Tuesday, January 24, 2017

The rallying cry

This is a Tuesday
Slice of Life.
All participants are writing about one moment, one part of their day. 
A big thank you to Two Writing Teachers for providing this unique opportunity
for teacher-writers to share and reflect.

Here's the call for our education system -

How do we cultivate students who love, care, respect? Who think, reflect, advocate? Who seek to know more?

Fresh off the extraordinary Women's March on Washington, I am so invigorated...

Consider Sophie Cruz, all of six years old, and inspiring the masses at the Women's March; she gave an inspirational speech in both English and Spanish. Imagine -  she is an immigration activist at only 6 years of age!! Her energy, charisma, eloquence, compassion, and conviction were palpable. These two lines reduced me to tears:
"I also want to tell the children not to be afraid, because we are not alone. There are still many people that have their hearts filled with love."
Imagine if our education system could tap into this sense of purpose in every child. What would our classrooms look like?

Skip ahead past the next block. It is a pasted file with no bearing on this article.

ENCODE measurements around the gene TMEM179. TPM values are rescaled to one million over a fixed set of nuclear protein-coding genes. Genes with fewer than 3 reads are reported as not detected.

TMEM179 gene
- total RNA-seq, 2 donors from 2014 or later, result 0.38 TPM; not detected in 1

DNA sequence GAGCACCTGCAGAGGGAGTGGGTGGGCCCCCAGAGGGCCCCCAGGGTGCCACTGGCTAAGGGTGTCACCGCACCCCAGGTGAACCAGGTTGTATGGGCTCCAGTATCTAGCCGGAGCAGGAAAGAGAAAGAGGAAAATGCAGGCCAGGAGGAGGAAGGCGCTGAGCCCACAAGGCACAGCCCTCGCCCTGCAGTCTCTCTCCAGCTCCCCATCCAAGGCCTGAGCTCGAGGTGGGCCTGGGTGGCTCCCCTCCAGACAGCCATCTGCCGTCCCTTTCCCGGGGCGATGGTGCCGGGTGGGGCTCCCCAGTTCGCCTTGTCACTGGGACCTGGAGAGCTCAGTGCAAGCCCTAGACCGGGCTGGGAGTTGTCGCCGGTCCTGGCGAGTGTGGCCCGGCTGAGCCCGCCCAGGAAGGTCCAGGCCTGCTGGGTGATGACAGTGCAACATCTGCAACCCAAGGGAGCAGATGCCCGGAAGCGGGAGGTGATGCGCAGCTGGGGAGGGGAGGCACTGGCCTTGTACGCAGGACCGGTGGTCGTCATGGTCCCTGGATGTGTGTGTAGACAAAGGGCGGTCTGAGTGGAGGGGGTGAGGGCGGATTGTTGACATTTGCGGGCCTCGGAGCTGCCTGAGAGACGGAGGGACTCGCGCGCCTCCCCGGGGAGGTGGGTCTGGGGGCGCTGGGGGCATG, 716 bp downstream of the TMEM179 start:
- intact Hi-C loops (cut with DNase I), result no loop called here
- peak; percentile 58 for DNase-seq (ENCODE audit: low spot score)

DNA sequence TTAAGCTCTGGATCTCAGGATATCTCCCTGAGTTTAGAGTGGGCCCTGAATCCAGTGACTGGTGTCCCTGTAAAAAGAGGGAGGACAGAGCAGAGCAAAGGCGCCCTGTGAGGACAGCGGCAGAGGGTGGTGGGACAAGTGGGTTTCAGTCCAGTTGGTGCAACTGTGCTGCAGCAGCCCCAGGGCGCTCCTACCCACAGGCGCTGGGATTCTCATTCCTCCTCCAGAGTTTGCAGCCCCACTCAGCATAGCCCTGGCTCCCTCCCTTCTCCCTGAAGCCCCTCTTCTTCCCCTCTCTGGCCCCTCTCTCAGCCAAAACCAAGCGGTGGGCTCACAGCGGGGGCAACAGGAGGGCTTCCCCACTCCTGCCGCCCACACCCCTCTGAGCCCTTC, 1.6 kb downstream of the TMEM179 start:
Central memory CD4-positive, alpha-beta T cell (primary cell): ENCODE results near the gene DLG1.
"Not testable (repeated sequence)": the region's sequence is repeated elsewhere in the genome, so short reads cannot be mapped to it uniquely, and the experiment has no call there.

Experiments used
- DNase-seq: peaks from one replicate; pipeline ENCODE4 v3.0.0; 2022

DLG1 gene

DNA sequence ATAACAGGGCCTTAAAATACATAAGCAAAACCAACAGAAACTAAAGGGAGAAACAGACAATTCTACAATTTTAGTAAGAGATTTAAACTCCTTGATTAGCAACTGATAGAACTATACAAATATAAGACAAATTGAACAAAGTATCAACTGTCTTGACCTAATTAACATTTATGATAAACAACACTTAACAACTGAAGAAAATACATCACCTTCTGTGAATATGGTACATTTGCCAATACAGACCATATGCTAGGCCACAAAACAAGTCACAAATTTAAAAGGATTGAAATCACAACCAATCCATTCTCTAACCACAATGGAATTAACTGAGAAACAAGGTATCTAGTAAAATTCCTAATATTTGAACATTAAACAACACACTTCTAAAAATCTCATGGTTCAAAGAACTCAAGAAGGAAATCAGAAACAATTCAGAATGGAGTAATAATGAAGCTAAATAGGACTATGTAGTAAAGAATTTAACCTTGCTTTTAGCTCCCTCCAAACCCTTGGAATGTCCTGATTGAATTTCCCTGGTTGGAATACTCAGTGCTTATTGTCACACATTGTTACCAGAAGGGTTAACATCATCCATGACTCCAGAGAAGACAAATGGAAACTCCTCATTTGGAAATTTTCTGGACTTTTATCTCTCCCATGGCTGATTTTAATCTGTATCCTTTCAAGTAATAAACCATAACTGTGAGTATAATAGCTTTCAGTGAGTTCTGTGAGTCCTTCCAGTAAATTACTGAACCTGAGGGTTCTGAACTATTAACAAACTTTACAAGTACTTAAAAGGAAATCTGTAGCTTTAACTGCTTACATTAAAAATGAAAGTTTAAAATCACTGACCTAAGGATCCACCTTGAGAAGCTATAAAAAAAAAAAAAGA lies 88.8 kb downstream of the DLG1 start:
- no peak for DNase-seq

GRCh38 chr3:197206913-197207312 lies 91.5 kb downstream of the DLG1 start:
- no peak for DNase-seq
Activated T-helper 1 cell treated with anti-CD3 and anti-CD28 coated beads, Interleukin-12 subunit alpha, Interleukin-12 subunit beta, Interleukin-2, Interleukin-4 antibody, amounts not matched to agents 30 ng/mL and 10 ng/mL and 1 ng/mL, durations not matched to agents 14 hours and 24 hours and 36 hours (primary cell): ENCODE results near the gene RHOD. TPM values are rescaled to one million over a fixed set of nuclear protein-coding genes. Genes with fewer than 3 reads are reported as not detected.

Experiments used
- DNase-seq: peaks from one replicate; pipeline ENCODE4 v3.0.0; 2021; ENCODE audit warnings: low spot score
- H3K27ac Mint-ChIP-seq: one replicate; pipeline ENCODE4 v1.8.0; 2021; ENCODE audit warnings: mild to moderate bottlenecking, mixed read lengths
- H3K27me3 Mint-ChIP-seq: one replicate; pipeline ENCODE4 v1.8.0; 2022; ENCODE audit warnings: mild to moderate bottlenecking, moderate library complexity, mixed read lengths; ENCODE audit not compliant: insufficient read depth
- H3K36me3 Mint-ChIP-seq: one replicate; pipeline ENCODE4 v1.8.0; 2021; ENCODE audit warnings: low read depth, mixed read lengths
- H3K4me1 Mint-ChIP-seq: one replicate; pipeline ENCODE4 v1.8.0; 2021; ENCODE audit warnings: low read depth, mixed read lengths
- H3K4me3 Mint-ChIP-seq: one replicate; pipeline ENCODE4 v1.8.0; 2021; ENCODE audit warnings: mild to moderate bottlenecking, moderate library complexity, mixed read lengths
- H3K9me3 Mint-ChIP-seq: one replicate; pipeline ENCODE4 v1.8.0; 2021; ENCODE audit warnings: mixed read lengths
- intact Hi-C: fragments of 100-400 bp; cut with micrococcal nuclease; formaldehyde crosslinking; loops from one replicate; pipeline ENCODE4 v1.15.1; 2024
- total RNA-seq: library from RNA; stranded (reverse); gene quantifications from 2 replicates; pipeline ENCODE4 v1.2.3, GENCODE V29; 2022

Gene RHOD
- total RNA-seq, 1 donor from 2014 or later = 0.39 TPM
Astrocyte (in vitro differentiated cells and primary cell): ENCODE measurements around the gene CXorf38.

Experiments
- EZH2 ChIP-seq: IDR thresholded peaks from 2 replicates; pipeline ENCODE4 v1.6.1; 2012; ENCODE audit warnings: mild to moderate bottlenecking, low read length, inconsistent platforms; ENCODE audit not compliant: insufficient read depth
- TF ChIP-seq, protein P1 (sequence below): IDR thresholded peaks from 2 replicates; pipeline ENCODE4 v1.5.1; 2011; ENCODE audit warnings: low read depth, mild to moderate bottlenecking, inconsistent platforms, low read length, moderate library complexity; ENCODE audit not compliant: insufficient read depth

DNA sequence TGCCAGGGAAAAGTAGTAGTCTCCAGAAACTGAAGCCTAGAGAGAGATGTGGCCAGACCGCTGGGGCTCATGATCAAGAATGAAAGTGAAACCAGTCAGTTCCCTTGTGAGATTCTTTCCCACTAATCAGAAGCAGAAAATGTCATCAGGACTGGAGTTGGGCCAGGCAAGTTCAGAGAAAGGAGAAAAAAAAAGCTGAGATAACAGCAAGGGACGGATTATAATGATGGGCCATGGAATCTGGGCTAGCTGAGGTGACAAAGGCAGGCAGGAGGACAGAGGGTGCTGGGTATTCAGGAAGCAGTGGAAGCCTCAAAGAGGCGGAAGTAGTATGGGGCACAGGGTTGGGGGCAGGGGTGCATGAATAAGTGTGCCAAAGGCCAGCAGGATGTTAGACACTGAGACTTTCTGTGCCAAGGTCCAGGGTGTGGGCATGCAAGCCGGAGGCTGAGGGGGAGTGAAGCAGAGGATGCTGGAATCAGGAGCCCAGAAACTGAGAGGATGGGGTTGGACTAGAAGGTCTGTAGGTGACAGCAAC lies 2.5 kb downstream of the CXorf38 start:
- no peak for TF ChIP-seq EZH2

This week, my goal is to be in deep conversation with each of my students, listening for their messages of hope. They are our beautiful future!

That's me, in the middle of my loving family, at the Women's March in Washington


  1. So hopeful that the March becomes something larger -- a movement of change -- and it is inspiring to see young people involved, as long as it is them and not adult around them pushing them into the spotlight. That doesn't sound like the case here. Great pic!

  2. I am inspired by each one who have stepped forward to tell their story, Maureen. Listening to children is something everyone can do.

  3. I wondered if you marched in the D.C. event. I thought about you as I marched locally. I've given much thought to tapping in to students and empowering them to stand up and speak up. We must. Yet I worry about President Trump's myopia. Listen to him speak about his inaugural crowd size. He only sees as far as he sees, which is really short-sighted.